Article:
Faranak Sahafian is an Iranian writer-director and MFA Film Candidate at Columbia University. She is known for her short films The Dark room (2017), Mirror (2018), and Sufi (2021) as well as her two upcoming shorts Auto Plus (2021) and Black Red White (2021).
NY Elite: Congratulations on being an ISC finalist. What does it mean for your work to be selected at the International Screenwriting Competition in New York?
Faranak Sahafian: When I first started thinking about The Big Red Balloon, I was just thinking about a childhood memory that would soothe my pain after I lost my grandfather. I was not able to go back to Iran and see him again before he passed and I was just getting there for the funeral. His heart had suddenly stopped and I had nothing else to do but to go over all my memories with him and find anything to hold on to. This one memory between many others where he inspired me was unique. This was a day he taught me not to be afraid and to not let fear stop me from living my life and achieving whatever I want to achieve. I felt like I had to tell this story in a visual way the way I remember it and the way it stayed in my mind and helped me move on and accept how he is gone and how he left something valuable with me. I wanted to portray him through my own memory that later helped me be able to go back to my life knowing he would never come back. Being selected at the International Screenwriting Competition where I can share this story before it is made with others and it will definitely be a great help as I am searching for the proper funding to make the film.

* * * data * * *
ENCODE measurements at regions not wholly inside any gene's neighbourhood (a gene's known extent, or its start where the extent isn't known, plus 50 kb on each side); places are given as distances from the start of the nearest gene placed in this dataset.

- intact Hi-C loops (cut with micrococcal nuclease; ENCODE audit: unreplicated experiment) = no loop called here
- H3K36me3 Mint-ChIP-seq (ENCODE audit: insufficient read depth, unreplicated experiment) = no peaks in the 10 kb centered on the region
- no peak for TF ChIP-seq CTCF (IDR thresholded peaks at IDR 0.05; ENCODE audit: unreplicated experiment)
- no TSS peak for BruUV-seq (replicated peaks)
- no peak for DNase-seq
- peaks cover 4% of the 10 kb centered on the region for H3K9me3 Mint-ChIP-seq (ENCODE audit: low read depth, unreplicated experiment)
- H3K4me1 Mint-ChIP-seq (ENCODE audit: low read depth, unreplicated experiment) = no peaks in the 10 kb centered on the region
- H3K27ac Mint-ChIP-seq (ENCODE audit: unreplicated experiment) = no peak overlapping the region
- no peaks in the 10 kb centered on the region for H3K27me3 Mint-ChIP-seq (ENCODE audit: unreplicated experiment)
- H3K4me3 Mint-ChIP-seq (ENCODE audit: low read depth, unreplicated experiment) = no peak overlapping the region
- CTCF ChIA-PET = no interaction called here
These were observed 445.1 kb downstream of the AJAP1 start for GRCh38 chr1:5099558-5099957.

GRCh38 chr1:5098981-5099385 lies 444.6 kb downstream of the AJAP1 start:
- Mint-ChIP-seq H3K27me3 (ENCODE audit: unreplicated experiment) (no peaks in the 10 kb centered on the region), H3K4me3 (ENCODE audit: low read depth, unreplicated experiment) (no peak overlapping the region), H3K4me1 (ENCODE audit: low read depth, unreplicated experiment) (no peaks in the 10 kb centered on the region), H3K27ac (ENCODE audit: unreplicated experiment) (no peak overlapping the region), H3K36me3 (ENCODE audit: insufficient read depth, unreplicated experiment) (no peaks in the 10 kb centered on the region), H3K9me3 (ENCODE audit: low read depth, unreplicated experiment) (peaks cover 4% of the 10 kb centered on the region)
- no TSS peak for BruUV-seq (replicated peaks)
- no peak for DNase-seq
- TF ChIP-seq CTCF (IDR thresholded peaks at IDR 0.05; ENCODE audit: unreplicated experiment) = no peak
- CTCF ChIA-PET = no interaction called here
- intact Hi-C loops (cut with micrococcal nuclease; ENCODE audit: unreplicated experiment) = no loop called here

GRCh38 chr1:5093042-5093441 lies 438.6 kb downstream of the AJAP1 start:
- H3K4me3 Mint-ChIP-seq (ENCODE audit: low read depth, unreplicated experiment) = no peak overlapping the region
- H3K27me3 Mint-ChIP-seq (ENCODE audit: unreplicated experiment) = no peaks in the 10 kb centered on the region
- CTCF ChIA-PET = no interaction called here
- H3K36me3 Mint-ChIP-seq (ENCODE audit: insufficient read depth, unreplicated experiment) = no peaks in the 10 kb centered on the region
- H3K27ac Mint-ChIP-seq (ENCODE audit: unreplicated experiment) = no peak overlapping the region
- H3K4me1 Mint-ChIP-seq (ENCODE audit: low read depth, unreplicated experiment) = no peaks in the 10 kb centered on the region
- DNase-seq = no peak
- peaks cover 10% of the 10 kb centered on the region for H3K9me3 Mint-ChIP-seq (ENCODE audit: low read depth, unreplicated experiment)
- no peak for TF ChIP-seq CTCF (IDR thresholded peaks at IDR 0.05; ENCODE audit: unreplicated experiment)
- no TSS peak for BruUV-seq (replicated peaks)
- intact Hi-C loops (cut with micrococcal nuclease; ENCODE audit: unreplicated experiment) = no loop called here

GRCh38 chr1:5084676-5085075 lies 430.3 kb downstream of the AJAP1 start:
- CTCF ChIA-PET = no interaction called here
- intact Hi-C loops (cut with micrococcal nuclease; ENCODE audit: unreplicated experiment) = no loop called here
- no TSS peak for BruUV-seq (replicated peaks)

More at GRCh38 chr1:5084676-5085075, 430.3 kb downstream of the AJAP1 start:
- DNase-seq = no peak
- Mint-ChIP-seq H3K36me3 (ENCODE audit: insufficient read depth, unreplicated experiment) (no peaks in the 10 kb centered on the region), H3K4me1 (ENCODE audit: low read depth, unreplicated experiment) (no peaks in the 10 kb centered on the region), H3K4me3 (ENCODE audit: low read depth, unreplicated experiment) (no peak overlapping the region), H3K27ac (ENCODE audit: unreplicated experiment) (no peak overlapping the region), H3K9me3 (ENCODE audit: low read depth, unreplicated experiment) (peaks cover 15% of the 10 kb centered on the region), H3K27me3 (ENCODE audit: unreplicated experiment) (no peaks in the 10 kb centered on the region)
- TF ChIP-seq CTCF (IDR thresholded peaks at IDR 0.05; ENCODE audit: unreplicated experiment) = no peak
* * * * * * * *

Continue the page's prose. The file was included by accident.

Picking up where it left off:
NY Elite: Can you tell us about the work that you participated with at ISC? What is the story about?
Faranak Sahafian: The Big Red Balloon is a story based on my real childhood memory and is a portrait of my grandfather who was an army general in Iran. Despite being in war for ten years and having a very high responsibility position all his life he was a kind laughing open minded person who would only get brighter everyday. The story is really about who he was and what was left for me after him. This particular memory of him taking me to the park and asking me to do what I was the most afraid of, helped me live after he was gone. I was lucky to spend a lot of time with him as a child because of how later in his career his job was lighter than when he was raising my mother and aunt. He was always open to read me something, to help me make something, do something, especially if he thought I am afraid that I will not be able to. Years later, when I was back in Iran after his heart has stopped to be in his funeral, this single memory played and replayed in my mind and saved me from believing that I have lost him completely, by making me feel like I have something from him, almost like a power inside me that I can always hold on to.
NY Elite: Can you tell us yourself and your artistic talents?
Since I was 9 I really enjoyed writing mostly poetry and short stories or essays. Both of my grandfathers spent a lot of time reading to me poems and stories that inspired me to write and later write for screen. After participating in competitions as a student I realized my poems are usually talking about images and how I would like to try and write my stories in a visual way. My mother encouraged me to take a screenwriting class which I was the youngest person to take at age of 13 and that class was my starting point of thinking about pursuing film as a career.